They came for the Communists, and I didn't object - For I wasn't a Communist;
They came for the Socialists, and I didn't object - For I wasn't a Socialist;
They came for the labor leaders, and I didn't object - For I wasn't a labor leader;
They came for the Jews, and I didn't object - For I wasn't a Jew;
Then they came for me - And there was no one left to object).
May 14th, 2006  
bulldogg
 
 
2nd amendment.
May 14th, 2006  
phoenix80
 
 
Quote:
Originally Posted by bulldogg
What is that comment meant to imply?
That why are you worrying if you aren't really in America
May 14th, 2006  
bulldogg
 
 
Why are you worried when you are not American and don't live in the United States?

I am an American citizen and regardless of where I live this is my concern and hardly any of yours.

How about the soldiers in Iraq? By your logic they shouldn't give a damn either.

Did you honestly think about this before you said it?
May 14th, 2006  
mmarsh
 
 
Lt. Henderson

Ben Franklin worried about British Redcoats who were a greater threat to American Security than abunch of muslim fanatics. Whats more worrying,? Being frightened to death that you might be involved in a terror attack (about 10 Million to 1 odds) or fighting against the full military occupation of an enemy thats far better equipped, far better trained, far more numerous than you. Franklins statement rings even more true.

But, we arn't in Iraq. Nobody has declared Martial law, There arnt any car bombs going off daily, or random bursts of indiscrimate small arms fire. You are letting yourself be governed by your fear, and the government for us to sacrifice democracy because of it (thats what terrorists want). By sacrificing our freedoms by allowing fear to take control you are letting the terrorists win.

Would limiting the civil liberties of all 280 Million Americans just because al-Qaeda (less than 18000 members) might do something. Thats like bringing your own parachaute on a airliner just in case the plane might crash. Again, thats fear, if not paranoia talking (no insult intended). You cannot live your life on what *MIGHT* happen. If you do, then al Qaeda wins. Remember what Winston Churchill said "We have Nothing to fear but fear itself". Fear is the most potent weapon the terrorists have.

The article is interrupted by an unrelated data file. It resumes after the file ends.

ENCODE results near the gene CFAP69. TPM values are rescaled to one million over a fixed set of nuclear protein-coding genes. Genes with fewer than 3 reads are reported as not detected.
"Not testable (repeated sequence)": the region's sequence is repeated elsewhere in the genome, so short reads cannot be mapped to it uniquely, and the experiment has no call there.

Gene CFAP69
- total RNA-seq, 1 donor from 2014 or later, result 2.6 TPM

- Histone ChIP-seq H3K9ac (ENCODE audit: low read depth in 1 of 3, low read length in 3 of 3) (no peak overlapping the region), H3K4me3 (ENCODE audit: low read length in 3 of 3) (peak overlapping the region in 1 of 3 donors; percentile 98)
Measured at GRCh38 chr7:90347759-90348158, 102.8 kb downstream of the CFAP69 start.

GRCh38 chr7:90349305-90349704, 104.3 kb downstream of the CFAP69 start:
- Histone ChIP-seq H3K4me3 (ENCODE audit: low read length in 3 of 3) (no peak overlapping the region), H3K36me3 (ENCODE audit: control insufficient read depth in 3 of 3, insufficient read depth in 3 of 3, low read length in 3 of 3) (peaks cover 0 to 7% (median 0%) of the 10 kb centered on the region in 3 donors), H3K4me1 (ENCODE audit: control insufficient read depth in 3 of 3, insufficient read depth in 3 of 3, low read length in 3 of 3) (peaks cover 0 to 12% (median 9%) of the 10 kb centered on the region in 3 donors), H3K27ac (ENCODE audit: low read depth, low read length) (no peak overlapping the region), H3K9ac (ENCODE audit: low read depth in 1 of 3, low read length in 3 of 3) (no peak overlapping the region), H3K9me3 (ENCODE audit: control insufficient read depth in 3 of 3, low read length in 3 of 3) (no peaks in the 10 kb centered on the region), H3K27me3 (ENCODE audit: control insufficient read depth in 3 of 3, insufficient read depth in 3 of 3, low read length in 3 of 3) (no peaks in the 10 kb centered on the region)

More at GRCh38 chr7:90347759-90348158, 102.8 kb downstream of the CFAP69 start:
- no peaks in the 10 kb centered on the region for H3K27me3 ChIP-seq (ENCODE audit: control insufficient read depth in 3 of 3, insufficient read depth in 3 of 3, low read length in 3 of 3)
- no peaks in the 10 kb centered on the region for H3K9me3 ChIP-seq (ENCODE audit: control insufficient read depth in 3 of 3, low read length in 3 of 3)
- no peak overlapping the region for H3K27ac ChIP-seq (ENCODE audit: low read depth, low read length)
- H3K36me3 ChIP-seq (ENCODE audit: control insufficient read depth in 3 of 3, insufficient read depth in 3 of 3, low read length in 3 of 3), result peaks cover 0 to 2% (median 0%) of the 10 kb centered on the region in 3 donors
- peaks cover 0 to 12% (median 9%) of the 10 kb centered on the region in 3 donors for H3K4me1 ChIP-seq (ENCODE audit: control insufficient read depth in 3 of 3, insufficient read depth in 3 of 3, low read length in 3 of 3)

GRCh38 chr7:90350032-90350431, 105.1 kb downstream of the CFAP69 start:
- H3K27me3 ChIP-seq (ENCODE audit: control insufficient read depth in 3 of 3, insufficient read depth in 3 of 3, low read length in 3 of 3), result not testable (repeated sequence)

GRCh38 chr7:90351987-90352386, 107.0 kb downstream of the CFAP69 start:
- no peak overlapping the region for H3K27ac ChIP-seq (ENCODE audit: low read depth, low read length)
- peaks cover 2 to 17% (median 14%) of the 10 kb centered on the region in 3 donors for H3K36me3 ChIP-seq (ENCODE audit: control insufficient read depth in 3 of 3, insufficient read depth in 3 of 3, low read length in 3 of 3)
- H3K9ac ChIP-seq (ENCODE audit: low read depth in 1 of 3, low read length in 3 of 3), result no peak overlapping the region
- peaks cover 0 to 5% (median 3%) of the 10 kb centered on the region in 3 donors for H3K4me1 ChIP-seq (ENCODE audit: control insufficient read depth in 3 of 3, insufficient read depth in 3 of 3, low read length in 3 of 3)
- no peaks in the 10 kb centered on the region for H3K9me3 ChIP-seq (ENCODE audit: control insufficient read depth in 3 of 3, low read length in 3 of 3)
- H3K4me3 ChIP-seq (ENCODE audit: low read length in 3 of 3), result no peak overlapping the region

We can hardly compare Star Wars to President Bush...[/quote]

Oh but you can. For example, use Fear in order to control the masses and silence dissent. Ring any bells? How about the DHS color coded threat level system? Usefulness to stop terrorists = 0, usefulness to scare Mom and Dad = priceless. Or how about Cheney stating in the 2004 election that the only way to stop another 9/11 attack is to vote for Bush.

IG

I think you are misinterpreting Franklin. Franklin is saying all liberty in and of itself is essential, not specific parts of liberty. All of it is essential.

Phoenix

You shouldnt be worried if you are not doing any thing wrong.

Ever read George Orwells '1984'? That was just the justification of 'Big Brother' and of all dictators everywhere. Just because you might not be doing anything illegal doesnt mean 'Big Brother' is not going to collect data on you. Remember Tom Delay? He used the FAA communication systems to track the personal aircraft of several prominent Texas Democrats. A prime example of how easy it is to abuse power.
May 14th, 2006  
achinese
 
 
Double Standard